Shooting for Dollars

Can this year's Minnesota Independent Film Fund winners marshal their scripts to the screen?

Such plans aren't the only acknowledgment that independent filmmaking in Minnesota is a relative term. The MIFF program itself makes eligible those out-of-state auteurs who've lived previously in the Land of Lakes for at least seven years (i.e., the Coen Brothers would qualify), in addition to those who've moved here at least 12 months prior to application--an apparent concession to the need for filmmakers to establish those all-important coastal connections. Moreover, and perhaps most oddly, MIFF winners aren't required to shoot their films in-state.

This "unique eligibility process," per the fund's IFP/North-employed administrator Rebecca Bachman, has inspired some skepticism even within the winners' circle. "The eligibility thing seems to undermine the whole idea that what this is doing is fostering the creative talents of Minnesota filmmakers," opines Lehmann, who has worked locally over the years at KTCA-TV, the defunct Film in the Cities, and the formerly St. Paul-based ITVS. "It's possible for somebody who really has no connection to the Twin Cities--other than maybe growing up here--to qualify, get the money, shoot someplace else, and never come back here again."

Or, perhaps, not to shoot at all. While the barriers to producing a film are legendary--staggering expenses, tricky equipment, capricious backers--the seemingly lackluster batting average of the MIFF winners invites an uncomfortable question. Given the MIFF repayment guidelines, might some of the "loan" recipients have made only marginal efforts to produce their scripts, choosing instead to pocket the money and perhaps move on to other projects?

From top to bottom: William Kruse, J.D. Dunlop and Kate Lehmann
Teddy Maki
From top to bottom: William Kruse, J.D. Dunlop and Kate Lehmann

"The basic thing is that we've decided to invest in careers," Adamsick replies. "We proceed in good faith under the assumption that the recipients will proceed in good faith." Moreover, Adamsick doesn't necessarily think the success rate is bad. Assuming the completion of just three more projects in the next two years would bring the ratio up to five out of fifteen--"which would surely rank with or exceed any development program at any major studio," he says.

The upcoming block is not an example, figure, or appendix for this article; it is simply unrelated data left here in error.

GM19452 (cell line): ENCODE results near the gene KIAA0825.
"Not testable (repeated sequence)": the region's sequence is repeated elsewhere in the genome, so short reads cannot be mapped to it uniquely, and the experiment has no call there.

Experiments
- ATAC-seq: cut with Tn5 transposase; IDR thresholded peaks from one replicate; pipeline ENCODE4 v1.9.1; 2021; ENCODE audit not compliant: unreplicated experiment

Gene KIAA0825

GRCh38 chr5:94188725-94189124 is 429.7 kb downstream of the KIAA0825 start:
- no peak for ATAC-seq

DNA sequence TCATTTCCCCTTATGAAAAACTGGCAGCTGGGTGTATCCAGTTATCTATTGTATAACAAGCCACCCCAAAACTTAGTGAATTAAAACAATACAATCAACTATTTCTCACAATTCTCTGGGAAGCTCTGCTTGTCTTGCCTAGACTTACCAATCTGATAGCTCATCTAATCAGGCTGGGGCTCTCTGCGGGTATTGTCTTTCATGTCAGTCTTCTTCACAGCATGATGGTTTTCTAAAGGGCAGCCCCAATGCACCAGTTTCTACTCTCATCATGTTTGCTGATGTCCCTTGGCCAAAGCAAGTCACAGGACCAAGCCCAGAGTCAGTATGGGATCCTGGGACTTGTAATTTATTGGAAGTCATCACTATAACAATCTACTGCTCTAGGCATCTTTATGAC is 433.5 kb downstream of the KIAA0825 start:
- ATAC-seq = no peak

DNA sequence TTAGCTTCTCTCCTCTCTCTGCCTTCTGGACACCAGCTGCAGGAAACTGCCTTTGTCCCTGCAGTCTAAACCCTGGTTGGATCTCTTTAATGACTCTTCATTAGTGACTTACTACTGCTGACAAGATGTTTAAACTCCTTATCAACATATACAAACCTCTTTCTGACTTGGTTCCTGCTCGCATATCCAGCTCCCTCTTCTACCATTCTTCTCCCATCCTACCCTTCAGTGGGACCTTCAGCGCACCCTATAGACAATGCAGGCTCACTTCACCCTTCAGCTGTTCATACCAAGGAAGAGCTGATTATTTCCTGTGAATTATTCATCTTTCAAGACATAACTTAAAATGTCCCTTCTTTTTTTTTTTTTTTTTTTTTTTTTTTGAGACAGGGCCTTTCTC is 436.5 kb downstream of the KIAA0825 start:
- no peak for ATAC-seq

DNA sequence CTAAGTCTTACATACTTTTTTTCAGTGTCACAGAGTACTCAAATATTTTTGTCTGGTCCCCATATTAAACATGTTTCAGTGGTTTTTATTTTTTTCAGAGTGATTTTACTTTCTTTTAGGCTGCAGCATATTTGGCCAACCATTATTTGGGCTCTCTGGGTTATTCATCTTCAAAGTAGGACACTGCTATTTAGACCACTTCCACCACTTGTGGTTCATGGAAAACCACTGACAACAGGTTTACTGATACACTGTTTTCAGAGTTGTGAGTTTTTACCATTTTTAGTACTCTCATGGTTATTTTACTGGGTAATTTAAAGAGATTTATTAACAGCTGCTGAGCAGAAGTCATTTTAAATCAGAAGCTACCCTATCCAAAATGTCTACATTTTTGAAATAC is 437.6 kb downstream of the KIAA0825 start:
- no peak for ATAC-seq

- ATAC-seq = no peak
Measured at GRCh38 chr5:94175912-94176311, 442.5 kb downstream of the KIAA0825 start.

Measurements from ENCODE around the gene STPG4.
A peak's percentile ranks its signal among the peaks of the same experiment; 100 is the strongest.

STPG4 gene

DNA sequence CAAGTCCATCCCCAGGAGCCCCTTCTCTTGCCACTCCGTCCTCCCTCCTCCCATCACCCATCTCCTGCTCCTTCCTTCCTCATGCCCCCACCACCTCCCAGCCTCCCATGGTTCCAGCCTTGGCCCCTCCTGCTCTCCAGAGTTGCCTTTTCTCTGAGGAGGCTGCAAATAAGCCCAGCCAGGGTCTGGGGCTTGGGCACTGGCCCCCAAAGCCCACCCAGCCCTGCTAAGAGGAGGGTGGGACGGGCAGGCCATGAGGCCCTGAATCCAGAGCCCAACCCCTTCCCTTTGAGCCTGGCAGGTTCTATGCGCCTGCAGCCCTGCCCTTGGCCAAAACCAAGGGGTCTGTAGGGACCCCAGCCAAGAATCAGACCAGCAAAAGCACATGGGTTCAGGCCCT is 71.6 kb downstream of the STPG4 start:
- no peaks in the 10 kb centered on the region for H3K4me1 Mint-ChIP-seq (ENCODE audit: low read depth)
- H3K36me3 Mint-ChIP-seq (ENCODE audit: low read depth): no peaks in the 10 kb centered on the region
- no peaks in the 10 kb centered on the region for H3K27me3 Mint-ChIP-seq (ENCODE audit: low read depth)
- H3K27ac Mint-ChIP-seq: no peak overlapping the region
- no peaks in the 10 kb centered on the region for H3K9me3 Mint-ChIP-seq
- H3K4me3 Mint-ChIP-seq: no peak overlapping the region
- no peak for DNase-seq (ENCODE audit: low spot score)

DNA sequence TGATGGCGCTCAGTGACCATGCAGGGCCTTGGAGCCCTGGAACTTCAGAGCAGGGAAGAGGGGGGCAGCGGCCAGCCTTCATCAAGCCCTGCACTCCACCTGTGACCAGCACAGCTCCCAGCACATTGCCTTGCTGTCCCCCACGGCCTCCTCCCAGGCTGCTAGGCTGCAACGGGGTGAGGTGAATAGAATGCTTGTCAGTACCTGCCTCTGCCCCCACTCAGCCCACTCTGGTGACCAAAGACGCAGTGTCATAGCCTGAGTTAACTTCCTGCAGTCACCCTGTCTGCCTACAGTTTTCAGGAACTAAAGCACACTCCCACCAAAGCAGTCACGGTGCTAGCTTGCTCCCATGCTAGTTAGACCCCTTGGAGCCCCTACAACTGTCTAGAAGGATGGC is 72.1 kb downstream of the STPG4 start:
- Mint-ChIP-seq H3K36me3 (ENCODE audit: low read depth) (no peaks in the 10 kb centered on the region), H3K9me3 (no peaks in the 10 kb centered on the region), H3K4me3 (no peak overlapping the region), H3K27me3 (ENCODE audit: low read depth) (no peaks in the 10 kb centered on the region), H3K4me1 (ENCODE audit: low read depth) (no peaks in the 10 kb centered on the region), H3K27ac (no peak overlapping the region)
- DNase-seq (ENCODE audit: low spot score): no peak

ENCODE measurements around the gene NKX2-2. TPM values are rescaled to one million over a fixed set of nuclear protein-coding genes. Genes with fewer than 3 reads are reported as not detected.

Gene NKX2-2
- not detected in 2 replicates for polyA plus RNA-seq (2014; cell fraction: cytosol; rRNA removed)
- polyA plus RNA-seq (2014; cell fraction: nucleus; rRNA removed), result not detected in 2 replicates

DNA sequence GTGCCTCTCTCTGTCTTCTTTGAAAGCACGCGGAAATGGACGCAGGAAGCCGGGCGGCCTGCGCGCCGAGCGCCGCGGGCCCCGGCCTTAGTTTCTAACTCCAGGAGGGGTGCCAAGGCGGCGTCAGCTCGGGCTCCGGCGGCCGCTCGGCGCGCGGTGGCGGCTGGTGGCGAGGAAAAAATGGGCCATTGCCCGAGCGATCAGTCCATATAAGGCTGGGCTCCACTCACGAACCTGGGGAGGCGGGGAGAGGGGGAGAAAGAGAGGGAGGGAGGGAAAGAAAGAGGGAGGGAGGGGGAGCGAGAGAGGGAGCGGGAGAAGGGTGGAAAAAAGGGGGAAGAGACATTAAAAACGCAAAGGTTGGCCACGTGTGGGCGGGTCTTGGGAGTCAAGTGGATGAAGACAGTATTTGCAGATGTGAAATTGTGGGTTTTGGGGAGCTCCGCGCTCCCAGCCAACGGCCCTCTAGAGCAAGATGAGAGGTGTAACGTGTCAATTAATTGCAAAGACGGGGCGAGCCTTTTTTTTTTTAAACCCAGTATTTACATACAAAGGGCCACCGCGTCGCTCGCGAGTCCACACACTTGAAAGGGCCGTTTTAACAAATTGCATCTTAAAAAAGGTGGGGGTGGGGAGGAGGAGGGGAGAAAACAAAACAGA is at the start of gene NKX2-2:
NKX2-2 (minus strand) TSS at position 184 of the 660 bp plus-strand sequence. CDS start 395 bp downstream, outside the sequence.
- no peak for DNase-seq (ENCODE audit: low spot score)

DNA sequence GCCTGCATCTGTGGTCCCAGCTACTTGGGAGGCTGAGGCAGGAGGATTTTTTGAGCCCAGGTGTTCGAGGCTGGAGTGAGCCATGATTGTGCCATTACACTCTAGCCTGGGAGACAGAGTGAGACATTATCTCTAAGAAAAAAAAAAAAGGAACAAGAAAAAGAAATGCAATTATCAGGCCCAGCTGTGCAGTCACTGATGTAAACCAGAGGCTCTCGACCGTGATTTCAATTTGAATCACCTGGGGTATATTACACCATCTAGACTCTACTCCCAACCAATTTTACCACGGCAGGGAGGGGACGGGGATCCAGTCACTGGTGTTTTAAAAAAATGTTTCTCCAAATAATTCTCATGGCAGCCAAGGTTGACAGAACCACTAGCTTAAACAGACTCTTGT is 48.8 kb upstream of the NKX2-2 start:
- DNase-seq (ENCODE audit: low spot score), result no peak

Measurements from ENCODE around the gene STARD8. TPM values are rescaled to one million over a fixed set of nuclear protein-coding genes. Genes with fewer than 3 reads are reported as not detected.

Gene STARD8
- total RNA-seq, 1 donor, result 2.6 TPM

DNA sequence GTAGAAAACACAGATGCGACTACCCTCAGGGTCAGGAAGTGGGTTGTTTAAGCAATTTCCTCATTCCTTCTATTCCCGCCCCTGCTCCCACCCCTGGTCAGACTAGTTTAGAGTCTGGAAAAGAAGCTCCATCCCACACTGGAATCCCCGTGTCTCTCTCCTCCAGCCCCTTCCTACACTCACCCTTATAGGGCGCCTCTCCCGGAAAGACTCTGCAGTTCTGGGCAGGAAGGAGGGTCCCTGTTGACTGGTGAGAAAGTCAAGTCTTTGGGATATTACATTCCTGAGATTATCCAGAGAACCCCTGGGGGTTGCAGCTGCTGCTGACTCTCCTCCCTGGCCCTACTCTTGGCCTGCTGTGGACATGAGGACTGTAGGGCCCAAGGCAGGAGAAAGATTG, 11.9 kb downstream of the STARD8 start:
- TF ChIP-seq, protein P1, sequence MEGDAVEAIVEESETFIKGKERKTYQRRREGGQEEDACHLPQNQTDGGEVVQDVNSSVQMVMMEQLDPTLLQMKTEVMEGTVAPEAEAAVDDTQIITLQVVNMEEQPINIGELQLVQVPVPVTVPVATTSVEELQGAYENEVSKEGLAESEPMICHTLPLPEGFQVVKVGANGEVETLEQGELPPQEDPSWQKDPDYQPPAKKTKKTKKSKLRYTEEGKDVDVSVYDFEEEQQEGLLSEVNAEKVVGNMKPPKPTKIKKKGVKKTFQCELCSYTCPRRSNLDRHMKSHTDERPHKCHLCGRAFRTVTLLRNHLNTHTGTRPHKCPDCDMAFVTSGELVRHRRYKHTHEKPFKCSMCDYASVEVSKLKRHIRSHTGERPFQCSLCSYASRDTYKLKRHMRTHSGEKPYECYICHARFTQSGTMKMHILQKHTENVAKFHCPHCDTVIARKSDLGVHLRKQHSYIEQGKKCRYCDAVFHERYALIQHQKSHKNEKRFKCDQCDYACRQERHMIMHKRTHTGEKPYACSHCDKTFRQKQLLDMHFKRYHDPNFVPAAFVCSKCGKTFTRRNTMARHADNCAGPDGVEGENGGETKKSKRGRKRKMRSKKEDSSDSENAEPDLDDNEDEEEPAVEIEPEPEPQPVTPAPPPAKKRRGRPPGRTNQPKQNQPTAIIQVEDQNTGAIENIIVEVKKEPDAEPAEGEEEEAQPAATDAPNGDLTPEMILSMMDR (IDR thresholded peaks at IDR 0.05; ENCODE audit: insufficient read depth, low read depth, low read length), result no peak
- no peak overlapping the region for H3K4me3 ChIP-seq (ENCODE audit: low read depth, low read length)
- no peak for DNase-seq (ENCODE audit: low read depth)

At least this year's crew seems determined to bring their scripts to the screen--and to do it here. The transplanted Dunlop intends Seed Corn to be fully homegrown: He plans to use locations in Jordan and New Prague for the tale of a farmer who plays classical music to nurture the development of his corn crop. As further proof of his project's regional authenticity, the 36-year-old screenwriter conceived it while listening to an MPR story about how Czech composer Anton Dvorák composed portions of his 1893 "New World" symphony during two summers spent in what Dunlop calls "this pissant town in Iowa." The author (who got his M.F.A. in screenwriting from Loyola Marymount University) ended up dropping Dvorák, but the basic concept of classical music in the cornfield remains well rooted. "I wanted to juxtapose something as basic as farming--tilling the ground, growing things--with something as 'cultivated,' as they say, as classical music," says Dunlop, who cites Field of Dreams as an inspiration. "I've always wanted to show--maybe even more so now that I live in California--that the middle part of the country is more than what they call 'fly-over country.'"

Similarly, Kruse's Two Harbors--which Adamsick hails as "maybe the best script we've ever had"--originates in his personal connection to the Iron Range, where his dad, the son of a mining superintendent, met his social-worker mom in the 1950s. Set in 1947, the film (whose script will be read at the Jungle Theater on January 17) seeks to place its coming-of-age tale against the backdrop of postwar economic decline in a town dependent on its export of steel. "It's a resurrection story," says the 28-year-old Kruse, "and I wanted it to mimic what's happening in the town, which is a character in and of itself." The Notre Dame and Florida State film major's audacious plans to shoot a frugal period piece on location will be aided by the fact that Two Harbors still retains the industrial appearance of its past. "The old rail cars are still there unloading taconite into chutes and ore boats," observes Kruse, who hopes to begin shooting on the Iron Range next fall.

At first glance, the odd-one-out of this bunch appears to be the Jersey Shore-set Silent Shill, although its tears-of-a-clown tale of the tender relationship between two circus partners completes a trilogy of MIFF scripts whose interests lie less in commerciality than characterization. In addition, Shill, which Lehmann and the Bay Area-based Moore would like to film in the Twin Cities next fall, extends the Homo Heights makers' preoccupation with an affectionate variety of subcultural satire.

"Circus people," says Moore, "have all these quirky behaviors that are almost inbred, having been passed from generation to generation. That creates a very weird kind of human being--people who have no concept of the real world because they live in this tent, doing these tricks. So I want to skewer that--but with love."

At the Film Board, Adamsick expresses his own love for all three projects, while reiterating his coastally cultivated view of script development as crucial to the process. "The old adage in Minnesota," he says, "has been that there are plenty of good scripts but no money to make them--and in L.A., it's that there's plenty of money but no good scripts. Five years ago, I would have held the former view, but now I feel the opposite. It's all about the quality of the script."

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